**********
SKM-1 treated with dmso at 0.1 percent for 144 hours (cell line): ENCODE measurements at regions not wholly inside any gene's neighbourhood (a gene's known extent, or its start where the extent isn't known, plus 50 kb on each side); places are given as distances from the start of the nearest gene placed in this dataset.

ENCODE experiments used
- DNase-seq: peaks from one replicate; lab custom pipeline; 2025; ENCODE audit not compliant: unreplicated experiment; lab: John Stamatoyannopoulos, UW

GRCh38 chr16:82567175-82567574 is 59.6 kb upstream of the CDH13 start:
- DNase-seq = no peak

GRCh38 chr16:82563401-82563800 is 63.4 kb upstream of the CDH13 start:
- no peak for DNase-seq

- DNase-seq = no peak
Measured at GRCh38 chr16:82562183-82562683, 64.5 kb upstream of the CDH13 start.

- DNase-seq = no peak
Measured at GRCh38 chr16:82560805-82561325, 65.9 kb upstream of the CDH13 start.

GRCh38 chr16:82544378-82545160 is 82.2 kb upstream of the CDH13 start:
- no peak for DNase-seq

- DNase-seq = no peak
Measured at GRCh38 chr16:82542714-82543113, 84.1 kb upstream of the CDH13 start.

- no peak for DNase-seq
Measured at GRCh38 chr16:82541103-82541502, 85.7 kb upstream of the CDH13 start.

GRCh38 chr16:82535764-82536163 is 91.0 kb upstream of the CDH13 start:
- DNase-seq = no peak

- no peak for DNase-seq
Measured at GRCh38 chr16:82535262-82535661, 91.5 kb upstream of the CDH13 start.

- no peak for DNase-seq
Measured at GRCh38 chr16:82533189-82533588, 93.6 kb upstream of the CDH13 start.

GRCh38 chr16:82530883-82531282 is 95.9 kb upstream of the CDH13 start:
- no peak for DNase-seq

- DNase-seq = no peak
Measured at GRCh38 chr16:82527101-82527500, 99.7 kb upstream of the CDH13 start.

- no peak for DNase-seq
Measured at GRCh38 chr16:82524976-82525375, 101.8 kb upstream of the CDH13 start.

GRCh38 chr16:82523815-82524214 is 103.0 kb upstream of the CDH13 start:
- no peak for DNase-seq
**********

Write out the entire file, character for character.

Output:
SKM-1 treated with dmso at 0.1 percent for 144 hours (cell line): ENCODE measurements at regions not wholly inside any gene's neighbourhood (a gene's known extent, or its start where the extent isn't known, plus 50 kb on each side); places are given as distances from the start of the nearest gene placed in this dataset.

ENCODE experiments used
- DNase-seq: peaks from one replicate; lab custom pipeline; 2025; ENCODE audit not compliant: unreplicated experiment; lab: John Stamatoyannopoulos, UW

GRCh38 chr16:82567175-82567574 is 59.6 kb upstream of the CDH13 start:
- DNase-seq = no peak

GRCh38 chr16:82563401-82563800 is 63.4 kb upstream of the CDH13 start:
- no peak for DNase-seq

- DNase-seq = no peak
Measured at GRCh38 chr16:82562183-82562683, 64.5 kb upstream of the CDH13 start.

- DNase-seq = no peak
Measured at GRCh38 chr16:82560805-82561325, 65.9 kb upstream of the CDH13 start.

GRCh38 chr16:82544378-82545160 is 82.2 kb upstream of the CDH13 start:
- no peak for DNase-seq

- DNase-seq = no peak
Measured at GRCh38 chr16:82542714-82543113, 84.1 kb upstream of the CDH13 start.

- no peak for DNase-seq
Measured at GRCh38 chr16:82541103-82541502, 85.7 kb upstream of the CDH13 start.

GRCh38 chr16:82535764-82536163 is 91.0 kb upstream of the CDH13 start:
- DNase-seq = no peak

- no peak for DNase-seq
Measured at GRCh38 chr16:82535262-82535661, 91.5 kb upstream of the CDH13 start.

- no peak for DNase-seq
Measured at GRCh38 chr16:82533189-82533588, 93.6 kb upstream of the CDH13 start.

GRCh38 chr16:82530883-82531282 is 95.9 kb upstream of the CDH13 start:
- no peak for DNase-seq

- DNase-seq = no peak
Measured at GRCh38 chr16:82527101-82527500, 99.7 kb upstream of the CDH13 start.

- no peak for DNase-seq
Measured at GRCh38 chr16:82524976-82525375, 101.8 kb upstream of the CDH13 start.

GRCh38 chr16:82523815-82524214 is 103.0 kb upstream of the CDH13 start:
- no peak for DNase-seq